The author explores the construction of her identity during the Internet’s own infancy.Read More
As they should, the essays collected in The Digital Critic: Literary Culture Online offer a mixed assessment of the literary culture the Internet has both transformed and distorted. By now it is clear that online literary culture is no longer seen as an appendage to the “real,” more serious and authoritative culture originating in print but is now a fully functioning source of both literary writing and commentary about that writing—it might be argued, in fact, that it now provides the largest and most significant part of the latter.Read More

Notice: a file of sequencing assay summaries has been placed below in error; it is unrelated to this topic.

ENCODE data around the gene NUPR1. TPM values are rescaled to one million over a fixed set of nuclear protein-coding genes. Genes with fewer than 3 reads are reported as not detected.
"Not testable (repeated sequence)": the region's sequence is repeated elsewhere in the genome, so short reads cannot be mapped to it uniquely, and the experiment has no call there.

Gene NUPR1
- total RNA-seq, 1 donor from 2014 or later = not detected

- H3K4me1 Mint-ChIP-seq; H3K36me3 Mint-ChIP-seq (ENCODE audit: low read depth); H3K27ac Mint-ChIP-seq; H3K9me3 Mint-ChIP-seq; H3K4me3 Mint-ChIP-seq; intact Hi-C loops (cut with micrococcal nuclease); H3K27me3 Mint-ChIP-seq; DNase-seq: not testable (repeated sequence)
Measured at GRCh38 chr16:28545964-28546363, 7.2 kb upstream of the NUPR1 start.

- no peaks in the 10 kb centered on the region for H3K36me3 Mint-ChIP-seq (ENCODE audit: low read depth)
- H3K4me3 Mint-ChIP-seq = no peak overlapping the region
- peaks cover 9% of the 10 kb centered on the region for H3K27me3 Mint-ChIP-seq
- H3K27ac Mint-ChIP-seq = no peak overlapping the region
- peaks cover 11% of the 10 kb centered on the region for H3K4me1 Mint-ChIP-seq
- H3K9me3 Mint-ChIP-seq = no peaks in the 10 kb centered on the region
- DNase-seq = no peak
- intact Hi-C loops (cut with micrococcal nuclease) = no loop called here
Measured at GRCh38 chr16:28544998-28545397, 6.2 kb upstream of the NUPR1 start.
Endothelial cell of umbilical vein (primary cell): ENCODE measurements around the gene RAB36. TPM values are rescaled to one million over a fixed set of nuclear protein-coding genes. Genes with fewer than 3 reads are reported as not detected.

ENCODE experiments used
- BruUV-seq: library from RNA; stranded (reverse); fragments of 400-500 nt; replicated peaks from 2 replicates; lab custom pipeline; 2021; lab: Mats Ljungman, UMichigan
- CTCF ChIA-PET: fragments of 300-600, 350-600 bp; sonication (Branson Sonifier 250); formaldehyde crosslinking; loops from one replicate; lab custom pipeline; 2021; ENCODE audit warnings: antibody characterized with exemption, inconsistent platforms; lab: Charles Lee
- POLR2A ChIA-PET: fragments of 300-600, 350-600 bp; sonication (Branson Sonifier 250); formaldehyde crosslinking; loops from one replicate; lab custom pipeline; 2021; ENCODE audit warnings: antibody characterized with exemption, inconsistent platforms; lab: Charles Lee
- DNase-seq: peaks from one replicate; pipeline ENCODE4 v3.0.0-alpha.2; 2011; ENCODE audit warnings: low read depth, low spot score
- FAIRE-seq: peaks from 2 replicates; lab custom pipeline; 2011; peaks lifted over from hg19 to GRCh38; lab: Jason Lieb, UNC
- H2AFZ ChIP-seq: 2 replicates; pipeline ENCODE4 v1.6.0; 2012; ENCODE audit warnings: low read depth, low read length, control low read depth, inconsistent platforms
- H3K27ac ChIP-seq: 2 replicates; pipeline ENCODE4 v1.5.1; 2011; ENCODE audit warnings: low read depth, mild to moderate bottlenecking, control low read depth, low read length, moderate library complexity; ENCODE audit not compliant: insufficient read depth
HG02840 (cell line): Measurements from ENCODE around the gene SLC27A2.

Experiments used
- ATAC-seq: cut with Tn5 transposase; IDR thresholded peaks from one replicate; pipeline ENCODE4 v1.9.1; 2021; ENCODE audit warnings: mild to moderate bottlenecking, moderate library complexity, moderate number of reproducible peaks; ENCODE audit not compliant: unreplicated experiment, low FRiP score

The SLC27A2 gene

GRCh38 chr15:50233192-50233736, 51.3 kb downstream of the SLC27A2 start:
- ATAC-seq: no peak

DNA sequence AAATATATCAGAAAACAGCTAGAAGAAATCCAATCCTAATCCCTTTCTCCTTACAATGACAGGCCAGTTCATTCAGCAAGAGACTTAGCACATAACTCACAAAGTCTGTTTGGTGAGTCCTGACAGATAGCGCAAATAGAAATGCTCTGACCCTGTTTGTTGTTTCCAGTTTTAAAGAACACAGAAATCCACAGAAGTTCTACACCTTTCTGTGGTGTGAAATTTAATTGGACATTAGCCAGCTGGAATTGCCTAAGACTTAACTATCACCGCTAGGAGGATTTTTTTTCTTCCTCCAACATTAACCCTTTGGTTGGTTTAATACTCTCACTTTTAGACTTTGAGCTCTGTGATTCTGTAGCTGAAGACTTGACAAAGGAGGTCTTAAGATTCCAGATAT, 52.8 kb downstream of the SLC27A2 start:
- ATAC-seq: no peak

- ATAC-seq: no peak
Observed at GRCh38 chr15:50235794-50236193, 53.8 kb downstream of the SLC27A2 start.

After a long career spent in the throes of literary battle, Harold Bloom wants to tell us that he is done fighting.
He began his combat in the mid-fifties by defending the English Romantics against the New Critics who, inspired by T.S. Eliot, maligned Keats, Shelley, Wordsworth and others to such an extent that study of them was virtually banned in American universities until Bloom took up the call.Read More